WSIS Stocktaking Success Stories 2015

International Telecommunication Union World Summit on the Information Society WSIS Stocktaking Processsw

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This report refers to 18 projects selected as the most successful stories worldwide under each category, to serve as best practice models to be replicated by other stakeholders interested in ICT for development.The WSIS Prizes 2015 contest represents an ideal platform for identifying and showcasing success stories and models that can be easily replicated, empowering communities at the local level, giving an opportunity to WSIS stakeholders to participate in the contest, and, in particular, recognizing the efforts of stakeholders in terms of the value they add to society and of their commitment to achieving the WSIS goals.



Access to knowledge and information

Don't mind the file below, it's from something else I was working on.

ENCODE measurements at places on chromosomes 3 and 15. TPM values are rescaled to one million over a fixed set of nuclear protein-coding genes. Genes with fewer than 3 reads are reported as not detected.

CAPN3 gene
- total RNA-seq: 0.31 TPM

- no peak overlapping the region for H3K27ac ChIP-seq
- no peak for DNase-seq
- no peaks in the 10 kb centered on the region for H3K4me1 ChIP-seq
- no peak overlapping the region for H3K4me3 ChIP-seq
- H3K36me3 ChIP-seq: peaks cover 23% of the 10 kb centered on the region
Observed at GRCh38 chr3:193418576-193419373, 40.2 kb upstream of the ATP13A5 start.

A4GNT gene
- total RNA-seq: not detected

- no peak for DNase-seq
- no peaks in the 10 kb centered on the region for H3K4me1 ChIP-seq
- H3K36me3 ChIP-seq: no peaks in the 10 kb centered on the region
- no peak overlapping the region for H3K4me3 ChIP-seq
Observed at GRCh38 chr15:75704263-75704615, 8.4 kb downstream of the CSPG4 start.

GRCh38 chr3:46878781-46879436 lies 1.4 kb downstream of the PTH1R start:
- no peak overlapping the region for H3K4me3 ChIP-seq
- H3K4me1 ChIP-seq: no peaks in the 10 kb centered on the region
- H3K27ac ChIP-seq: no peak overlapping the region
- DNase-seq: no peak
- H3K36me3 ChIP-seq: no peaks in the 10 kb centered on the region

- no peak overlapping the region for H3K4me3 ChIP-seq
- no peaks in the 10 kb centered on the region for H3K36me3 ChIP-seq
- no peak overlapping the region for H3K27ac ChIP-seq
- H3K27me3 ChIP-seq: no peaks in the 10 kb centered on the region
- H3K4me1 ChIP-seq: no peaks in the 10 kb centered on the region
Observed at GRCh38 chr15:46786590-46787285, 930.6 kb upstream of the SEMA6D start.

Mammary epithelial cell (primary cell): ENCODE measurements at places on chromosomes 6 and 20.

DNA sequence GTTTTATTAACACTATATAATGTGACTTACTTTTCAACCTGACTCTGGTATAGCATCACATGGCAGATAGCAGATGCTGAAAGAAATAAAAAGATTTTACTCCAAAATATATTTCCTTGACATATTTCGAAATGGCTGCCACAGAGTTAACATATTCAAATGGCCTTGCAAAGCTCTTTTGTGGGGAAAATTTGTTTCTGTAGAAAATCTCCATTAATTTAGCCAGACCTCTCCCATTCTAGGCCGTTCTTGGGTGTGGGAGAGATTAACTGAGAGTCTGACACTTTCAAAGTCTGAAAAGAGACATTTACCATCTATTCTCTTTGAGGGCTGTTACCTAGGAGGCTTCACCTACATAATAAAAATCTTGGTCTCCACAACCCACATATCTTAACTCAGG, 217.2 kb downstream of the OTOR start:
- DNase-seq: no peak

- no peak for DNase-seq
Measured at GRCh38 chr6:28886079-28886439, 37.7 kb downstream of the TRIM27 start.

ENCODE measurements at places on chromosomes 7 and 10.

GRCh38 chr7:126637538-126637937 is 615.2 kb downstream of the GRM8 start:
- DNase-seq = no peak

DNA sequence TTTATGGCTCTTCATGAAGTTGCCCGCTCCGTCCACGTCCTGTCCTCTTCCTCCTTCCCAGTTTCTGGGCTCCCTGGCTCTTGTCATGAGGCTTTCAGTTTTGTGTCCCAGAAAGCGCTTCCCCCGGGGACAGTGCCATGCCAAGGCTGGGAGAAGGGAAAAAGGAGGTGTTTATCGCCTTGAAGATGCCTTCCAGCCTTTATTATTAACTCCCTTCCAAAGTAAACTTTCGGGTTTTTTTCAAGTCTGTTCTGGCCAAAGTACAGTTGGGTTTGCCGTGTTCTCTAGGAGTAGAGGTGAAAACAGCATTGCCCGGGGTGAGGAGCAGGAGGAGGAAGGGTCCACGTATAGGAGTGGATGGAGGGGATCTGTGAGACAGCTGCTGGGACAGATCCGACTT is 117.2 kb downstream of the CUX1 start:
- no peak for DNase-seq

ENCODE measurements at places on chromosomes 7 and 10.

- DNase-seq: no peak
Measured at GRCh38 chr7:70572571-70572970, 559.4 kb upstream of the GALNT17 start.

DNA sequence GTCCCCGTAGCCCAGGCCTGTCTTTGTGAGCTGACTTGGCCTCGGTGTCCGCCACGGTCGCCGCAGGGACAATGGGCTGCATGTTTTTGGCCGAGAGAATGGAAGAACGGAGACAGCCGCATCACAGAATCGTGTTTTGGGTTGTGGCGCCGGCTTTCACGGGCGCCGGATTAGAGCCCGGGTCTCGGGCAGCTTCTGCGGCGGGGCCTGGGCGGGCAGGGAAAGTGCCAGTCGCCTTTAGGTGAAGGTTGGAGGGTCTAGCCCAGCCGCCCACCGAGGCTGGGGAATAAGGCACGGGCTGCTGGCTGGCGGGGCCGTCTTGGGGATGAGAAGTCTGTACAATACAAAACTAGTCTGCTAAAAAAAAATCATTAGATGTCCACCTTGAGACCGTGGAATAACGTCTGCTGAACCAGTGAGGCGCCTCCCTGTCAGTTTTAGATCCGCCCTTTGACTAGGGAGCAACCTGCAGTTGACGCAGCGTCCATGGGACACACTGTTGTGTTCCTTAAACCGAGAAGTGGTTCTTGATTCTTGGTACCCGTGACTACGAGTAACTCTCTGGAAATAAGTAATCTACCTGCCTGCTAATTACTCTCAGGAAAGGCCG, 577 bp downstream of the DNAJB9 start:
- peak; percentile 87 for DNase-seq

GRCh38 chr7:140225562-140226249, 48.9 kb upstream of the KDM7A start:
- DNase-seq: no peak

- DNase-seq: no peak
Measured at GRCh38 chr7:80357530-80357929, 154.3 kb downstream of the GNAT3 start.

The Government of Bangladesh has made substantial strides towards achieving its long-term Perspective Plan (2010-2021) by introducing the National Portal, or NP (www. bangladesh. gov. bd), which is primarily intended to serve as an information dissemination mechanism for the population, especially the underserved. Until recently, the majority of service users, other than a select few from the upper echelons of society, had to struggle in order to obtain service-related information from the various public offices. Almost invariably, people had to spend time and money travelling all the way to urban or semi-urban areas from their respective localities to meet their information needs. Moreover, they had to visit the government offices in question an unreasonable number of times to collect any service-related information owing to the widespread inefficiency of the traditional systems of information dissemination. Before the advent of National Portal, very few government offices had a web presence and the handful of available websites varied immensely in terms of structure, content and navigational architecture, making information access a cumbersome process for users. On top of that, the information available on the websites was for the most part outdated and inconsistent owing to the modest level of ICT knowledge among public officials and their resulting dependency on technical personnel for even very minor adjustments. Moreover, the use of non-vernacular language tended to exclude most of the population from understanding the available content, and there was a glaring absence of demand-driven information.


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